Yanis Varoufakis in Australia: A political cover for his role in Syriza’s betrayal

Yanis Varoufakis, the finance minister in the Syriza-led Greek government until he resigned on July 6, began a speaking tour in Australia last weekend. After media interviews through the week and a lecture on Thursday at the University of Sydney, he will be the featured speaker at events in Melbourne today and at the Sydney Opera House tomorrow.

The rise of Syriza from a minor party in Greece prior to 2010 to form government in January, through to its decision to repudiate the overwhelming “no” vote against austerity by the Greek people in the July 5 referendum, has been an immense strategic experience for the international working class. Syriza is a case study in how pseudo-left bourgeois parties—and the individuals who lead them—will utilise “left” and socialist rhetoric to deceive the working class and gain political power, in order to impose the dictates of the financial and corporate elite.

With the exception of Prime Minister Alexis Tsipras, Varoufakis was the best known representative of the Syriza government. He led its negotiating team with the so-called “troika” of Greece’s creditors—the European Central Bank, other European Union governments and the International Monetary Fund. Just four weeks after Syriza won the Greek elections promising to end austerity, Varoufakis signed an agreement to continue the measures that have ruined the lives of millions of Greek workers, farmers and small business people.

At the University of Sydney on Thursday, Varoufakis admitted to the audience that he had extracted “blood out of stone” in order to repay €9 billion that was due in debt repayments.

Yanis Varoufakis knows Sydney well. After university study in Britain, he held a position as an economic lecturer at the University of Sydney from 1988 until 2000, during which time he became a dual Greek and Australian citizen. While he returned to Greece in 2001, he has maintained his connections with social layers who would describe themselves as the academic, media and political “left” in Australia.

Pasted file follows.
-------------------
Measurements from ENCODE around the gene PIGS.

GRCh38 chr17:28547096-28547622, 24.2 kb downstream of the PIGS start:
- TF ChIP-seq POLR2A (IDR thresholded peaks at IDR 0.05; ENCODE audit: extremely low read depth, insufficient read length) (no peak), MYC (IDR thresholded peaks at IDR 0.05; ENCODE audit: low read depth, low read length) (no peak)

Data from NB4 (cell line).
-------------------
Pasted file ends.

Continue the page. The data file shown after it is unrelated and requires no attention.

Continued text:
The former Syriza finance minister is not primarily in Australia to reacquaint with old associates. His visit is part of a frenetic schedule of political speeches he has given since late August, addressing rallies and meetings in France, Italy, Russia, Germany, Spain, Austria, Ireland, as well as nine major events in London and other British cities. In the last three months, he has appeared alongside politicians ranging from former French Socialist Party economy minister and investment banker Emmanuel Macron; British shadow chancellor John MacDonnell and shadow cabinet minister Diane Abbot; European Green figure Daniel Cohn-Bendit; and an appearance with post-modernist academic Slavoj Zizek and WikiLeaks’ editor Julian Assange.

Varoufakis was introduced at the last mentioned event, held at London’s Royal Festival Hall on November 16, as “radical,” “dangerous” and “subversive,” promoting him as an implacable opponent of austerity and finance capital.

After the experience of the Syriza government, to present Varoufakis in such a fashion depends upon the complicity of the media and political allies in covering up his crucial role in the historic betrayal of the Greek working class. Varoufakis’s backers around the world envisage Syriza-type movements being needed to carry out comparable betrayals in their own countries. They hope to build up and exploit his reputation to help channel anti-capitalist sentiment behind their own fraudulent “anti-establishment” projects.

In Australia, amid growing signs of economic crisis and social tensions, the promotion of Varoufakis has been performed by the self-styled liberals of the official media, particularly the state-owned Australian Broadcasting Corporation (ABC) and Special Broadcasting Service (SBS), and the Sydney Morning Herald and other Fairfax Group publications. Attendance at his speaking engagements has also been encouraged on social media by layers connected with the Labor Party, the Greens and pseudo-left organisations such as Socialist Alliance and Socialist Alternative.

At the University of Sydney, Varoufakis asserted the pro-austerity nostrums that countries in debt had to “tighten their belts” and “live within their means.” He insisted that Greece had no alternative but to undertake the measures necessary to remain in the common euro currency. He documented the well-established fact that the purpose of the troika loans was never to help countries recover, but to channel tens of billions of euros into the virtually insolvent German and other European private banks. His sole complaint was that the scale and terms of the bail-outs made it impossible for the Greek state to ever repay the loans used to save the financial elite. The austerity measures guaranteed the country would remain mired in deep slump and the population in mass poverty and unemployment.